22/09/30

When you’re at your wit’s end with a challenging colleague and it feels like you’ve tried everything, well-meaning friends and coworkers may tell you to “just ignore it” or to “suck it up” and move on with your life. But suppressing our emotions rarely helps.

 

 

 

Read

the first 10 paragraps of the article: https://hbr.org/2022/09/4-tactics-that-backfire-when-dealing-with-a-difficult-colleague and decide if the sentences below are

True or False?

1. Some people fantasize about telling their colleagues what they mean in an indirect way so as not to upset them.

2. Some people come up with a strategy involving hitting someone.

3. Some tactics we opt for have the opposite result from the one you intended.

4. If we accept our coworkers’ advice ”to suck it up”, we’re not angry about a challenging colleague.

5. When you refuse to talk about things that make you angry or worried, you might vent your frustration on your family members.

6. Unless you suppress your negative feelings, the blood pressure of innocent bystanders might rise.

7. When considering how you want to deal with a prejudiced colleague , you might want to stick to some universal values.

Key: 1F; 2T; 3T; 4F; 5T; 6F; 7T

 

Glossary

  • to mince words – to be careful about what you say in order to be polite or not offend someone
  • at your wit’s end – so worried, confused, or annoyed that you do not know what to do next
  • to suck sth up  – to accept something unpleasant or difficult
  • to stew (informal) – to be angry or worried
  • incessantly – continually
  • to bottle up feelings – to deliberately not allow yourself to show a strong feeling or emotion
  • cardiovascular – relating to the heart and blood vessels
  • contagionundesirable contact
  • to harborto conceal hide
  • to stoop – if you say that a person stoops to doing something, you are criticizing them because they do something wrong or immoral that they would not normally do
  • to lash out at sb – to speak to sb or about sb very angrily or critically
  • to pit sb against sb – to make someone compete or fight against someone
  • obnoxious – extremely unpleasant

Practice Makes Perfect

Read the article: “New Guys” and match the words in bold (a-h) to their definitions 1 – 8 below.

It’s tough being the new guy at work. There are protocols to master, computer programs to navigate, desk locations to commit to memory. Then there are the social a) perils, best encapsulated by an old Onion headline: “Intern Strikes Up Friendship With Least-Respected Employee.” When Tolu Komolafe and Jesmine Omonori, both twenty-five, started working for Everplans, a tech startup in the Flatiron district, earlier this year, they faced the additional complication of living five thousand miles away, in Lagos, Nigeria. Everplans is a digital platform for end-of-life planning. Komolafe and Omonori had been hired as programmers through Andela, an organization that pays talented Nigerians to learn computer programming, then puts them to work, remotely, for international companies. Unlike most offshore firms, Andela encourages its people to b) forge close relationships with their new colleagues. (…) After months of working remotely, Komolafe and Omonori had just been flown in for an orientation. Neither had left Nigeria before. Komolafe is c) petite and d) peppy. She had her hair in long braids, and she wore a pink polo shirt and little diamond hoop earrings. Omonori is more reserved. (…) At around 10:30 a.m., Komolafe and Omonori e) aced their first f) hurdle: the daily “standup” meeting, which the tech team conduct on their feet, to keep it speedy. (Komolafe demonstrated a g) flair for office-speak by announcing that she was done—“but not done done”—with an assignment.) At eleven, it was time for the “new guy” orientation, an office tradition. Adam Seifer, the other co-C.E.O., explained, “When you start at the company, you’re the new guy.” In the orientation ceremony, the previous new guy meets the new new guy and h) teaches him or her the ropes. (…)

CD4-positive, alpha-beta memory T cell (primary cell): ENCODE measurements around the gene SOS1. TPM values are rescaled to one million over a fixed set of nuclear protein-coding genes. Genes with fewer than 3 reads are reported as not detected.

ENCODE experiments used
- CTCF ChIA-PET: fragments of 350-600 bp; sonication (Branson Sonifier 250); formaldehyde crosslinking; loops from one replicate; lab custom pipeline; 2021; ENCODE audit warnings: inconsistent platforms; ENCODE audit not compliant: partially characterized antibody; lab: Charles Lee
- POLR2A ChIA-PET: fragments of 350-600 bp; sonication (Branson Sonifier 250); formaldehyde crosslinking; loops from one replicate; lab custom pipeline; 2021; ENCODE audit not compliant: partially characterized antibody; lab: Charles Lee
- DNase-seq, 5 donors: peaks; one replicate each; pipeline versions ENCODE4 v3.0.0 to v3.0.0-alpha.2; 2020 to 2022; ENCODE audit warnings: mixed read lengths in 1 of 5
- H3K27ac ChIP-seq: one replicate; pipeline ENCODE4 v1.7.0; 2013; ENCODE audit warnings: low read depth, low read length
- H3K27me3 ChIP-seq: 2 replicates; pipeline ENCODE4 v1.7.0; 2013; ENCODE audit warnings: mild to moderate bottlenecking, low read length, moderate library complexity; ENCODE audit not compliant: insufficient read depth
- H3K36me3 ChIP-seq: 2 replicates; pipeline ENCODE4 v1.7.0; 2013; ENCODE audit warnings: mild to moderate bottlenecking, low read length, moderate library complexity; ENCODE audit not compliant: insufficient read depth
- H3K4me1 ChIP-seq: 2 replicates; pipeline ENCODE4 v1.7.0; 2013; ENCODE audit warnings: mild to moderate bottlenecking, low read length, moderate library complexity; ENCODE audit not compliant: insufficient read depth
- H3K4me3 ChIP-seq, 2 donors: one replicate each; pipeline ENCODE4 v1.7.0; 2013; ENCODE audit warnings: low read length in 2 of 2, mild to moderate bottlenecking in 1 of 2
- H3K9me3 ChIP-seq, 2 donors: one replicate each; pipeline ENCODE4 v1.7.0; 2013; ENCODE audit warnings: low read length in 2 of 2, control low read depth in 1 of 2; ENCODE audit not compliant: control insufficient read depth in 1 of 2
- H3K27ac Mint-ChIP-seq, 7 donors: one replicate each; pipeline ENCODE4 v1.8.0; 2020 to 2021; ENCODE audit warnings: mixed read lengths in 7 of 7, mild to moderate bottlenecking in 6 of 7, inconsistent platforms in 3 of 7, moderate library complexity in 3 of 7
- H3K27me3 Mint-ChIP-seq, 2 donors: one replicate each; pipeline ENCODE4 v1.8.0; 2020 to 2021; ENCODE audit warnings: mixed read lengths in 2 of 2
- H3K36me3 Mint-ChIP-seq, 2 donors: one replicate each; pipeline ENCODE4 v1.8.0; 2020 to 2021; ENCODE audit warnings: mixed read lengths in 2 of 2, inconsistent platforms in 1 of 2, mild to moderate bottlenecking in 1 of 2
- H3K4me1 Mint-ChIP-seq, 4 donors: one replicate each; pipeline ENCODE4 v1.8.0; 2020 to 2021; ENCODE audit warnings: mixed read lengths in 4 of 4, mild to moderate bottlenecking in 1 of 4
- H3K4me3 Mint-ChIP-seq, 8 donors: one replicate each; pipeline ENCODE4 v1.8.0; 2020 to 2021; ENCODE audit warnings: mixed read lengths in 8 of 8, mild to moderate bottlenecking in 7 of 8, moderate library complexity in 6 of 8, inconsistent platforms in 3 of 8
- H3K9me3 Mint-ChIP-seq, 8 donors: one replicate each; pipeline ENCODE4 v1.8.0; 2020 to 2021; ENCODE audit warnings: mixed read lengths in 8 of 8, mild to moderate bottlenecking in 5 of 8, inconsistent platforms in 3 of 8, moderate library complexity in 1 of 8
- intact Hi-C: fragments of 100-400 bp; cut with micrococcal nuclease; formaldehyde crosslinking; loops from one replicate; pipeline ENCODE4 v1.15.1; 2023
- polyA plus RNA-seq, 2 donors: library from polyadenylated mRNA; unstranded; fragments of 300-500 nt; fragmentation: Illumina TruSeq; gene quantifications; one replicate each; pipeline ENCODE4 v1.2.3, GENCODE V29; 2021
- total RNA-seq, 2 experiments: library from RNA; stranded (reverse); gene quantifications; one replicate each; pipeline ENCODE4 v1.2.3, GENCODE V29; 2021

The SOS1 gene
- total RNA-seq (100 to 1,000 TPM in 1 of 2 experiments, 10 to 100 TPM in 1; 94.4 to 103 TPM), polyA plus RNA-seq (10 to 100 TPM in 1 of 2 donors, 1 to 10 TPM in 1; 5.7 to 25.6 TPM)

1.  to make an effort to develop a successful relationship with a person, organization, etc.

2. to do very well (in an exam)

3. to show someone how to do a job or activity

4. dangers or problems

5.  lively and full of energy

6. a natural ability to do sth well

7. small and thin in an attractive way

8. a problem, difficulty, or part of a process that may prevent you from achieving something

 

Key: a4; b1; c7; d5; e2; f8; g6; h3

 

 

Use the words from the exercise above to complete the sentences below:

 

1. You have a …………… for constructing robots.

2. She’s ……………. and so delicate. It was love at first sight for me.

3. Money is certainly the great ………….. for the plan.

4. Kate spent an afternoon teaching the new girl the …………… .

5. She was up all night studying, but it was worth it – she ……….ed her chemistry final.

 

Key: 1. flair; 2. petite; 3. hurdle; 4. ropes; 5. aced

 

Explore it more to create your own teaching-learning experience!

 

Should you date your coworker? Should workplace couples keep their relationships secret? And why are coworkers so often attracted to each other?

 

 

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